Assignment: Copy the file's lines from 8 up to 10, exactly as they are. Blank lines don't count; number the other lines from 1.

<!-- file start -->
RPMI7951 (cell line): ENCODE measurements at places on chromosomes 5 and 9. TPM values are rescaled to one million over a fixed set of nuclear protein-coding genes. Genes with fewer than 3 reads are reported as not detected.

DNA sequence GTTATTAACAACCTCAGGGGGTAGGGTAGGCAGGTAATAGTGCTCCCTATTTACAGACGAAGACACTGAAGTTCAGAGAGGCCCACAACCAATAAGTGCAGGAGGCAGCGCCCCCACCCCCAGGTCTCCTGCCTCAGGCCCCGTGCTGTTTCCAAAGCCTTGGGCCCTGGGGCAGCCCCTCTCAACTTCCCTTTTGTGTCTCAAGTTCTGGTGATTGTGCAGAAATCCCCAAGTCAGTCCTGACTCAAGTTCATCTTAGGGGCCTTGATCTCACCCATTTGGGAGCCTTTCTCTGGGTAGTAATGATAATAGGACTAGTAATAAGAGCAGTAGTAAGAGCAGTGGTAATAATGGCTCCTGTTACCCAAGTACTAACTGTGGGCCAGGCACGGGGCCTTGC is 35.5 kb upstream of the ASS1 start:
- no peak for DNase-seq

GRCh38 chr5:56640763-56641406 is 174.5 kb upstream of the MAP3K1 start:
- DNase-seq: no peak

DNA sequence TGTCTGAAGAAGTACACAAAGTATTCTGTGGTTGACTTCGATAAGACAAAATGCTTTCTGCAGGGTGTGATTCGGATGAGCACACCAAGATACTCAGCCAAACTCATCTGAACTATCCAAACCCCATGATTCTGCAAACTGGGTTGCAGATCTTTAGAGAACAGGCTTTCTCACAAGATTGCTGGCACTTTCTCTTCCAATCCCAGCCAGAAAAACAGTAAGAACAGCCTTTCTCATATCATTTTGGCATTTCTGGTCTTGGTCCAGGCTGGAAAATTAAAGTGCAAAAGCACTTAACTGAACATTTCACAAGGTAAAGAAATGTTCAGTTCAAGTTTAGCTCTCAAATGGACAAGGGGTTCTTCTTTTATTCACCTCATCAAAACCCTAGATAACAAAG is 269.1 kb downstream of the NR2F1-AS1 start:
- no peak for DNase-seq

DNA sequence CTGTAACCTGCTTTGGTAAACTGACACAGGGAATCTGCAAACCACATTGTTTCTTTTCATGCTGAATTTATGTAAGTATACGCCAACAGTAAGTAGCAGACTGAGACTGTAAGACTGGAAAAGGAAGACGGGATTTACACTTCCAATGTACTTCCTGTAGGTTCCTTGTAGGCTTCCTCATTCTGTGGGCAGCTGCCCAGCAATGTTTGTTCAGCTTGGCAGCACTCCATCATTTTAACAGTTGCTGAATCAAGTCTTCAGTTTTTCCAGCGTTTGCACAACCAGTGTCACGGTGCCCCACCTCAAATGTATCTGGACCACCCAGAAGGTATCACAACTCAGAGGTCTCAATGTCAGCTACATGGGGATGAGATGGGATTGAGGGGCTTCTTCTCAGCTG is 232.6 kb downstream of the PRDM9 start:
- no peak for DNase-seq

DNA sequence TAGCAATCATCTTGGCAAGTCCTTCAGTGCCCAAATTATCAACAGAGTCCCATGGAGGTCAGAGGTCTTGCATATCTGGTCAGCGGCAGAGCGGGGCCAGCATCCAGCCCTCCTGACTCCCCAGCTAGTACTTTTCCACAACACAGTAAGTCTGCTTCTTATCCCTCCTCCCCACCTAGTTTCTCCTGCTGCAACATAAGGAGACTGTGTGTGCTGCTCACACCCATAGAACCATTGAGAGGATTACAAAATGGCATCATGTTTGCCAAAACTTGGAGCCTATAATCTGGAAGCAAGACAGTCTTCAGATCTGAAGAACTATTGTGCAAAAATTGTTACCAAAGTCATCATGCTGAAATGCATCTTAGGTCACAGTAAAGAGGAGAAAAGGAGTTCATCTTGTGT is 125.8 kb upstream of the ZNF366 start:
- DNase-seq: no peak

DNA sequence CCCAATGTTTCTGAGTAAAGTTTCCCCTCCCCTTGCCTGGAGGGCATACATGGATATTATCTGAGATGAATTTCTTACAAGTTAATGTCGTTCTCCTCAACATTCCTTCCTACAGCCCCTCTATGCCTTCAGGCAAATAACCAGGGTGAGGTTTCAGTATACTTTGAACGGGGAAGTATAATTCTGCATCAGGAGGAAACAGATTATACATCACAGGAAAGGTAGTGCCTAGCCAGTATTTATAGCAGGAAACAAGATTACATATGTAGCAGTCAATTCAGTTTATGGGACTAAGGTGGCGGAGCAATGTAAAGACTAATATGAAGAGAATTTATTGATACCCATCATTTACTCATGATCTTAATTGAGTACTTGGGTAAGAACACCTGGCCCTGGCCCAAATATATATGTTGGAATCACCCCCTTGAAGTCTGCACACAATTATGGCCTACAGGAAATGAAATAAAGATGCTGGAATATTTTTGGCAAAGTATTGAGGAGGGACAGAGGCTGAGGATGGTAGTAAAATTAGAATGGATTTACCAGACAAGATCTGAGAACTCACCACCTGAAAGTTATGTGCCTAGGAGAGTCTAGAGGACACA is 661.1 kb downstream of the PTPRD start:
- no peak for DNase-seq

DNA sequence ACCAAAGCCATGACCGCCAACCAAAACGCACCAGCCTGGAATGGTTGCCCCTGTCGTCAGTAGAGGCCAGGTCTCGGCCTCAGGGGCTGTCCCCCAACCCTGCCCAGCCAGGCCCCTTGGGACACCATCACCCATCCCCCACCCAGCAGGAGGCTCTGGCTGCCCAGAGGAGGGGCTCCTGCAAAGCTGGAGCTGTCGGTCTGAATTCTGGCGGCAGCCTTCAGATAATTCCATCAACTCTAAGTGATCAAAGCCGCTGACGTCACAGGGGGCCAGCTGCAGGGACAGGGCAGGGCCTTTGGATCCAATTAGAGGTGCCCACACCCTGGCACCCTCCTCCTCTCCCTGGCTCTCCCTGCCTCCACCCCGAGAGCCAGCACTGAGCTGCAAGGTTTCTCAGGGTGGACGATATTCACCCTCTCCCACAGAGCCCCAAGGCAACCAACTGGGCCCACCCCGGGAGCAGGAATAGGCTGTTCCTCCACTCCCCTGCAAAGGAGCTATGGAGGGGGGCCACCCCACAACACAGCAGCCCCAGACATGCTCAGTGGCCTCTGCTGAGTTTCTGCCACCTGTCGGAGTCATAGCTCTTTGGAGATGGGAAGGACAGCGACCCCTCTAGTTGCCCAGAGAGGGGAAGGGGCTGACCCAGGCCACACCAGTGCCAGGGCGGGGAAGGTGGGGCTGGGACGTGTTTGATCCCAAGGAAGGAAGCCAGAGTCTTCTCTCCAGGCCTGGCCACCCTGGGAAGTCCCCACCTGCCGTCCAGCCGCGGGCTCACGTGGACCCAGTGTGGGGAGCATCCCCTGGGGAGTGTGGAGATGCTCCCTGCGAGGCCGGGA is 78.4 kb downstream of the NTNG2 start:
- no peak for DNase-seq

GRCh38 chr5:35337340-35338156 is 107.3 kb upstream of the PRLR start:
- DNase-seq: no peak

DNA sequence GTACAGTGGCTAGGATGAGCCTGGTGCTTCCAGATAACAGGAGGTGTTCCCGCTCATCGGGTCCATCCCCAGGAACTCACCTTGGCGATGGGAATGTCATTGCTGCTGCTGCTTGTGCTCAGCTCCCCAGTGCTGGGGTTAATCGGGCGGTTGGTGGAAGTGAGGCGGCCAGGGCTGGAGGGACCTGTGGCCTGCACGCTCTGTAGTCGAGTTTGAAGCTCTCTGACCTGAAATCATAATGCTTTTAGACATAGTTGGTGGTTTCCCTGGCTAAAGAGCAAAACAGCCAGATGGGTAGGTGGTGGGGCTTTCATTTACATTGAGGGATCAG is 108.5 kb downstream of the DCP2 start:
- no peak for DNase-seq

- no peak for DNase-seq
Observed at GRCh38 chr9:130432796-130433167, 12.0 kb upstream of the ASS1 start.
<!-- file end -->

DNA sequence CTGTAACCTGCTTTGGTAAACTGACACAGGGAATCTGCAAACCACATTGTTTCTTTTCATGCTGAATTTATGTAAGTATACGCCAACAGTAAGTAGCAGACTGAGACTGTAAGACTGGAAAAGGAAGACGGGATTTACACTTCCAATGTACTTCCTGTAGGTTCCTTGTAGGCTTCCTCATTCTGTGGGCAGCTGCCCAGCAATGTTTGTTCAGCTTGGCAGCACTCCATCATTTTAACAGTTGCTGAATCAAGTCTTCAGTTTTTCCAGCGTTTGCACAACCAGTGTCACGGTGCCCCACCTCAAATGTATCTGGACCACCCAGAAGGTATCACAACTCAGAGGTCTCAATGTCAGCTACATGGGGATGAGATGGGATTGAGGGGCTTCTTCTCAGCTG is 232.6 kb downstream of the PRDM9 start:
- no peak for DNase-seq

DNA sequence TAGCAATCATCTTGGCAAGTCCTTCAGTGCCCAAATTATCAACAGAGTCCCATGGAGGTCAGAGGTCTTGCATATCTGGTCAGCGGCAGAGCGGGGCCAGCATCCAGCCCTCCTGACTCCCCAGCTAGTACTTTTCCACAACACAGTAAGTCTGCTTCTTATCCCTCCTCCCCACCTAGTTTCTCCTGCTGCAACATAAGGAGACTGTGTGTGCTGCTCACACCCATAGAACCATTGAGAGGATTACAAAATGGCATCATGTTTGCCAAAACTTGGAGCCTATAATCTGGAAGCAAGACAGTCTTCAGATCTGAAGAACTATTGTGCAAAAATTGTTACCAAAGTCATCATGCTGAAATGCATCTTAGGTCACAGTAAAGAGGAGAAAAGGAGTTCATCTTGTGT is 125.8 kb upstream of the ZNF366 start: